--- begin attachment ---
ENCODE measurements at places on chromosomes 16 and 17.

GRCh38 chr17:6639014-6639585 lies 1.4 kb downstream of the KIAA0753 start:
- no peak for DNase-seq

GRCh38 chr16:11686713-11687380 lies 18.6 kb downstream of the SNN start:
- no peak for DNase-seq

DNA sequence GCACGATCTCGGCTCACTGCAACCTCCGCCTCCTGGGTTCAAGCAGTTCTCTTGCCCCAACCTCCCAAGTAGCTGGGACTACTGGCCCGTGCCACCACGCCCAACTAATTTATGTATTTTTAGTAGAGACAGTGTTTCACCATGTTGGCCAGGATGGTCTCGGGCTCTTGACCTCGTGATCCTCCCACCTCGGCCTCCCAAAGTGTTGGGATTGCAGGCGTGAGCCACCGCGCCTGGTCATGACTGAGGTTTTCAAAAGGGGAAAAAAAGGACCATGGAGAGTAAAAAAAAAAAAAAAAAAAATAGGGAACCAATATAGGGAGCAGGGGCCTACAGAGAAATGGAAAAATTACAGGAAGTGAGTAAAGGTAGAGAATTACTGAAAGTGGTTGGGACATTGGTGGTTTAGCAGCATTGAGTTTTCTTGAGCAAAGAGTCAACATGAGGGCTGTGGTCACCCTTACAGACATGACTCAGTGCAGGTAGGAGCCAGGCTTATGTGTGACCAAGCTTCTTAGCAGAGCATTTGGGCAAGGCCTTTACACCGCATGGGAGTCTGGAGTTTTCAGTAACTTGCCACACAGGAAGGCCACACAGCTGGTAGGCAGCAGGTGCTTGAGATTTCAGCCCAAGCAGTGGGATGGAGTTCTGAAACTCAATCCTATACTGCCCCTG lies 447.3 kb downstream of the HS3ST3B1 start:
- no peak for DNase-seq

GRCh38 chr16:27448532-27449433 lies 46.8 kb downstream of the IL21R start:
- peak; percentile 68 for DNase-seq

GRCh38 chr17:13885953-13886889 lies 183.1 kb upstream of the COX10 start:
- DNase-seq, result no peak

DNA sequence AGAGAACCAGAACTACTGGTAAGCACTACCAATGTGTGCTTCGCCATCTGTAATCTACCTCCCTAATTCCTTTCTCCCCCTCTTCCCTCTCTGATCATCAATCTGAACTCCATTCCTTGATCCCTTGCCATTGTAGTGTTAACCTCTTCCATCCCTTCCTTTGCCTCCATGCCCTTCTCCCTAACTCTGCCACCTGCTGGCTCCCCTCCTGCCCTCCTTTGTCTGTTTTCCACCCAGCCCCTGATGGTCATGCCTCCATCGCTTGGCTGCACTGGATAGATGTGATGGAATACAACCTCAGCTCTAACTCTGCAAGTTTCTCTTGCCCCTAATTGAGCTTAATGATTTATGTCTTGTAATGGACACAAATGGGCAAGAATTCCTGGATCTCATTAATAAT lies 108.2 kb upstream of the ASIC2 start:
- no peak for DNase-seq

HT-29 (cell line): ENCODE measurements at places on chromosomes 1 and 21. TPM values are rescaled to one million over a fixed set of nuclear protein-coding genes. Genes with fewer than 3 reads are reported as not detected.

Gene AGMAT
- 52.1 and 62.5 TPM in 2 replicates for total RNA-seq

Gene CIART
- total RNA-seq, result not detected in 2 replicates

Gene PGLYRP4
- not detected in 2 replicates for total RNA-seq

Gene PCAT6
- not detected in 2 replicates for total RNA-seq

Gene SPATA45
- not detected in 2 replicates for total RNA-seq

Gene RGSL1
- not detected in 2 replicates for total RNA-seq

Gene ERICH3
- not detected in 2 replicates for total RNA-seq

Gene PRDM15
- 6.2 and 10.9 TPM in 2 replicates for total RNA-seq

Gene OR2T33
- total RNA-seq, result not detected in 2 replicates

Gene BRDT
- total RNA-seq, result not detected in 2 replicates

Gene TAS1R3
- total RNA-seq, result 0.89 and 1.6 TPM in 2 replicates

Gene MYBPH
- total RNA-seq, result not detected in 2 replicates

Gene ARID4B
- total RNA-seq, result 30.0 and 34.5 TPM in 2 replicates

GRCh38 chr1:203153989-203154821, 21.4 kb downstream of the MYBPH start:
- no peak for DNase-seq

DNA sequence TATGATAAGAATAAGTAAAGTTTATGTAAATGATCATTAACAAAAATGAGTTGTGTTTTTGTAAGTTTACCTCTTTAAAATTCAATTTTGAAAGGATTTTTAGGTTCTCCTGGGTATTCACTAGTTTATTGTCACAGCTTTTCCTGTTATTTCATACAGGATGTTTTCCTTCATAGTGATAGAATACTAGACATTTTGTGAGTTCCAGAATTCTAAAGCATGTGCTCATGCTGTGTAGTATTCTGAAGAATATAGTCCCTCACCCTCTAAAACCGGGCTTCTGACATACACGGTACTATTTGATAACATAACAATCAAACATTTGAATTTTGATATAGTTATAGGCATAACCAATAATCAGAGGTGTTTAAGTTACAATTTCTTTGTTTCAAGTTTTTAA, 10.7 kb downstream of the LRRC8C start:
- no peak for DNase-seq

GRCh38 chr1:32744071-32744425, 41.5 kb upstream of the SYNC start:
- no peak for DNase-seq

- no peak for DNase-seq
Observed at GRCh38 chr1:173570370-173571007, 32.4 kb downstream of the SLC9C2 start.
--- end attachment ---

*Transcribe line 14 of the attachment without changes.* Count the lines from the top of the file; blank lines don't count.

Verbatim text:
HT-29 (cell line): ENCODE measurements at places on chromosomes 1 and 21. TPM values are rescaled to one million over a fixed set of nuclear protein-coding genes. Genes with fewer than 3 reads are reported as not detected.